The “gig economy,” where workers seek additional income acting as independent contractors is becoming a fact of life in the modern world as wage growth remains stagnant. For some, it’s the sole source of income. However, the benefits of being an employee are lost to those workers, like ride-sharing drivers who may find themselves injured while performing their job duties.
Uber Tests Providing Insurance for Drivers Injured on the Job
The ride-sharing company Uber, looking to attract more drivers and maintain the current stock, is using South Carolina as a test-case for their own form of worker’s compensation insurance for their independent contractors. They are instituting a form of personal insurance where drivers opt-in, paying 3.75 cents per mile for coverage with a maximum limit of $1 million. Uber’s customers in South Carolina will pay an additional 5 cents covering the cost. The driver can use the extra pay to cover the insurance or pocket the money.
Whether Uber Drivers Are Employees or Independent Contractors
The coverage could call the status of drivers into question regarding whether they are employees of Uber or independent contractors. Uber drivers set their own hours and their workplace, such as it is, is not limited or directed by Uber. However, a benefits package – Uber also offers employees savings accounts and health insurance – could suggest that these drivers are in fact employees under the law.
Moreover, if the employee does accept Uber’s offer of personal injury insurance, can they still sue Uber for liability if they are injured while driving a customer? Worker’s compensation is a bargain between the worker and employee. Does the policy create a bargain between Uber and its drivers?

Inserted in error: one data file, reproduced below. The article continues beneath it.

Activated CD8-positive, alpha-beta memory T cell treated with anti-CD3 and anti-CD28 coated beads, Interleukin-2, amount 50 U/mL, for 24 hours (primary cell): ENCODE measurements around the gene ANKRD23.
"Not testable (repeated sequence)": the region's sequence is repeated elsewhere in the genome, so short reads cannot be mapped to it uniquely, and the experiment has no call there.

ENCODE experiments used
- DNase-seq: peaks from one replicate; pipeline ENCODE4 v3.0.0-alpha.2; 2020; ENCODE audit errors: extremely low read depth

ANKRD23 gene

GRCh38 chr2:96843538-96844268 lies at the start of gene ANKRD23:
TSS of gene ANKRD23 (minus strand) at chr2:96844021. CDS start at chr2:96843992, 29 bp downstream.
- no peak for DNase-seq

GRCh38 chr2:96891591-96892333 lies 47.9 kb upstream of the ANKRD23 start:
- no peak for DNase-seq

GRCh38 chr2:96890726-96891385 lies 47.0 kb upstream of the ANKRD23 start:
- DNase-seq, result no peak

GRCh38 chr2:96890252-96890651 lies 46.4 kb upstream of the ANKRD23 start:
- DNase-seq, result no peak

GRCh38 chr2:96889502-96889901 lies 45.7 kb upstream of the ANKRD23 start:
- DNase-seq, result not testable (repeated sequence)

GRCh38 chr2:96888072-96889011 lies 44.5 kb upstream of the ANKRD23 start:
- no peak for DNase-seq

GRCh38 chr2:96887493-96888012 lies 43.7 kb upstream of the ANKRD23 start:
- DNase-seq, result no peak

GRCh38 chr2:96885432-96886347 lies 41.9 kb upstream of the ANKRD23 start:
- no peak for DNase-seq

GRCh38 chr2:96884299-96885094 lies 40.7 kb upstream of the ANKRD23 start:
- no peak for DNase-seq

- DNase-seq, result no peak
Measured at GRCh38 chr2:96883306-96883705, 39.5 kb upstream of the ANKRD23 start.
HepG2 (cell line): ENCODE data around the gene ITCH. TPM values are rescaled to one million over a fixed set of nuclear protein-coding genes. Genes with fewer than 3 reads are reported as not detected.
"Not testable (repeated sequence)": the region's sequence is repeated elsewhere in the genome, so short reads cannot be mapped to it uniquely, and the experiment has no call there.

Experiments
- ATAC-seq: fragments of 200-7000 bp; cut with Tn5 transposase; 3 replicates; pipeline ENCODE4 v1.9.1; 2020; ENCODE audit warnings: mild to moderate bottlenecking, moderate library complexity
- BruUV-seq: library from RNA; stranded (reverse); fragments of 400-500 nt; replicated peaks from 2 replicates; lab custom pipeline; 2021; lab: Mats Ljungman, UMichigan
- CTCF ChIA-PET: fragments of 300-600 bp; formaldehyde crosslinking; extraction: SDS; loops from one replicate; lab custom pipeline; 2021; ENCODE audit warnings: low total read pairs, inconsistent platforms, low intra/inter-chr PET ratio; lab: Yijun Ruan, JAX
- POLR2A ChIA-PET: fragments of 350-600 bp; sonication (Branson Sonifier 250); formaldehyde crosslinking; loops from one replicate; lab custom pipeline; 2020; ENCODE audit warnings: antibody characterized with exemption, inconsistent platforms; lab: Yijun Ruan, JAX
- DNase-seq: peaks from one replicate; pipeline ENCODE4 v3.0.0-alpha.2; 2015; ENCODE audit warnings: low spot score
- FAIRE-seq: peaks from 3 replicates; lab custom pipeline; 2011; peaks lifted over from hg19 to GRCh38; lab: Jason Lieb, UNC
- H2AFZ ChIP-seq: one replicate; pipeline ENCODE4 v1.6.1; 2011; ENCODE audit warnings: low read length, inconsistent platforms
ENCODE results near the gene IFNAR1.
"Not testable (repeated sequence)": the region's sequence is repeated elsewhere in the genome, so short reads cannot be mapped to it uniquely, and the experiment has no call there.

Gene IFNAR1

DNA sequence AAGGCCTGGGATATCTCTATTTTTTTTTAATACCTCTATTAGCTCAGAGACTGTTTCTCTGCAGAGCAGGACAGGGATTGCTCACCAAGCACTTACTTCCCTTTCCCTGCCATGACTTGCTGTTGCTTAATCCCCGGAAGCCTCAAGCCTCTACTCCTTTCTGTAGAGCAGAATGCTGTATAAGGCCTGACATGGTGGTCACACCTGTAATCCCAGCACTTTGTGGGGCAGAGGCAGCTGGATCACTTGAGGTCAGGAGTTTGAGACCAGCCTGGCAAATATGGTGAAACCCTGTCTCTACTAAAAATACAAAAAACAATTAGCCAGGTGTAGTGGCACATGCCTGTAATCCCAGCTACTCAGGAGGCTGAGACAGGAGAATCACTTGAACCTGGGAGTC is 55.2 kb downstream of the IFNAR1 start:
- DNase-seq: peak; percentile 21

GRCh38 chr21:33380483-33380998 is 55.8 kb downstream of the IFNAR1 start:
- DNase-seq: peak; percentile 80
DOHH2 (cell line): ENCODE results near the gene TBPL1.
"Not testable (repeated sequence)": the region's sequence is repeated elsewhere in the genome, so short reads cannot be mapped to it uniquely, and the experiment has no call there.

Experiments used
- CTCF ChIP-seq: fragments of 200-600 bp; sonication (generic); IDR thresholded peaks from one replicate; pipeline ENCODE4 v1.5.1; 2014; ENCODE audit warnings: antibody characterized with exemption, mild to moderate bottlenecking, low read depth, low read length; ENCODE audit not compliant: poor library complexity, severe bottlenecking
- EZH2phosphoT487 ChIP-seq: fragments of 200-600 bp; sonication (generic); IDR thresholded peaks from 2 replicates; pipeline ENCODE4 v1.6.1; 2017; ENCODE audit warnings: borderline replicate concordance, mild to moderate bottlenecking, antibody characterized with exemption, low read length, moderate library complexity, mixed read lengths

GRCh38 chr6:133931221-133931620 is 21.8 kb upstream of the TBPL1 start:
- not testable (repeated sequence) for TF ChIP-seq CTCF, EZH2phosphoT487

Uber’s contract with its drivers includes an arbitration agreement. Uber drivers can opt out of this agreement as well, as many have. If there is no arbitration agreement, the driver may still sue Uber.
As a practical matter, it may be difficult for a driver to show that Uber is at fault for an on-the-job injury. The Uber driver may attempt to show that they are in fact an employee and so then eligible for benefits under South Carolina’s Worker’s Compensation program.
Current Law Declares Uber Drivers to be Independent Contractors
This may also be a tough task. A federal judge in Philadelphia recently held that Uber drivers are independent contractors, finding that Uber does not exert enough control over the drivers (Uber settled other similar lawsuits). Uber does impose penalties on drivers for refusing customers, for example, which could be a form of controlling work behavior. With the addition of a benefits package like the South Carolina test-case, a judge may see things differently than the judge in Philadelphia.
The gig-economy is increasingly popular. With companies like Uber acting less like a booking agent and more like an employer, drivers in South Carolina could be classified as employees and thus eligible for worker’s compensation. Development in the law is something to keep an eye on.